We all know smoking is bad. But just how bad is it? Tar coats your lungs like soot in a chimney. Lung cancer from smoking is caused by the tar in tobacco smoke. The carbon monoxide in smoke robs your muscles, brain and body tissue of oxygen, making your whole body and especially your heart work harder. Despite these health risks, many, many people choose to smoke anyway.
Now, scientists have determined that cigarettes start to destroy a smoker’s DNA within minutes of inhaling. What this means is that we now have proof that the habit causes immediate genetic damage, quickly raising the short-term risk for cancer.
Researchers from the Masonic Cancer Center and department of pharmacology at the University of Minnesota in Minneapolis conducted a study where they focused on a class of cancer-causing agents found in cigarette smoke called “polycyclic aromatic hydrocarbons,” or PAHs.
PAHs are known to inflict damage on DNA. For that reason, they are thought to play a large role in the onset of lung cancer. It is estimated that lung cancer causes the loss of 3,000 lives a day worldwide, mostly as a consequence of smoking.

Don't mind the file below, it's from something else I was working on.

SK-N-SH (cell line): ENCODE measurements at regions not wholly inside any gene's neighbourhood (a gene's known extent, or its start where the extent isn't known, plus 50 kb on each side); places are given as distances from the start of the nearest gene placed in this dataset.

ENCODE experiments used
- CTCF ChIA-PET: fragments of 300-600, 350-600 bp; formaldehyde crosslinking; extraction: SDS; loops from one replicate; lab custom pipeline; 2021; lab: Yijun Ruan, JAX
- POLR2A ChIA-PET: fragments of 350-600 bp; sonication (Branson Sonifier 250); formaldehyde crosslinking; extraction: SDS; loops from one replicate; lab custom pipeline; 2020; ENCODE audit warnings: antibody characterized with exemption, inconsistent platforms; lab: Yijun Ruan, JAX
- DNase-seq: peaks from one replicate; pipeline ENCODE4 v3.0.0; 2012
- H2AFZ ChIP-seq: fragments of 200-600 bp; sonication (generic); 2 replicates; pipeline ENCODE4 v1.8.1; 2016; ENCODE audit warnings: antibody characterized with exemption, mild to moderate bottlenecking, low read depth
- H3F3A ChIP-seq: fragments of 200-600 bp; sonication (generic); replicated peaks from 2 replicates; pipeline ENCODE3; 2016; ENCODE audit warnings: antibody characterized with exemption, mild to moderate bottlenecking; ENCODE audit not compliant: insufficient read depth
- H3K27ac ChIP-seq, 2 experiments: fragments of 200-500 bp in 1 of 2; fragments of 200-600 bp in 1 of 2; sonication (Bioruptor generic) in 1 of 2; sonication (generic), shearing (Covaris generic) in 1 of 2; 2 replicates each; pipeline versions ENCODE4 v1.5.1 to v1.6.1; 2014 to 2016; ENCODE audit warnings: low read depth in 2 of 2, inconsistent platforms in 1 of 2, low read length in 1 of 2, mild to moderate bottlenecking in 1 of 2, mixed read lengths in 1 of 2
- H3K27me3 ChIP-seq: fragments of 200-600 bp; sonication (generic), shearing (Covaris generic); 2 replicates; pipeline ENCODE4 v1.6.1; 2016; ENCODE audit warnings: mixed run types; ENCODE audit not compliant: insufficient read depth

But no-one had yet determined the exact mechanism by which PAH exposure causes the disease. To figure out the link, scientists labeled and tracked a single PAH — phenanthrene — through the bodies of 12 volunteer smokers.
This was the first time an investigation was done to track the metabolism of a PAH specifically delivered by inhalation in cigarette smoke, without interference by other sources of exposure such as air pollution or the diet.
The results from this experiment proved to be rather frightening. The PAH rapidly transformed into a known toxin. It then proceeded to cause havoc on the DNA of the smokers within just 15 to 30 minutes after smoking!
The speed at which the cancer-causing process happened surprised even the research team. They said that the rate at which the whole process unfolded was comparable to having injected the PAH directly into an individual’s bloodstream.
If you are a smoker, this could the impetus you need to stop this unhealthy habit. If you would like to quit, contact your healthcare provider. He or she can help you find the best approach — and direct you towards the many programs that are available to assist in breaking the habit.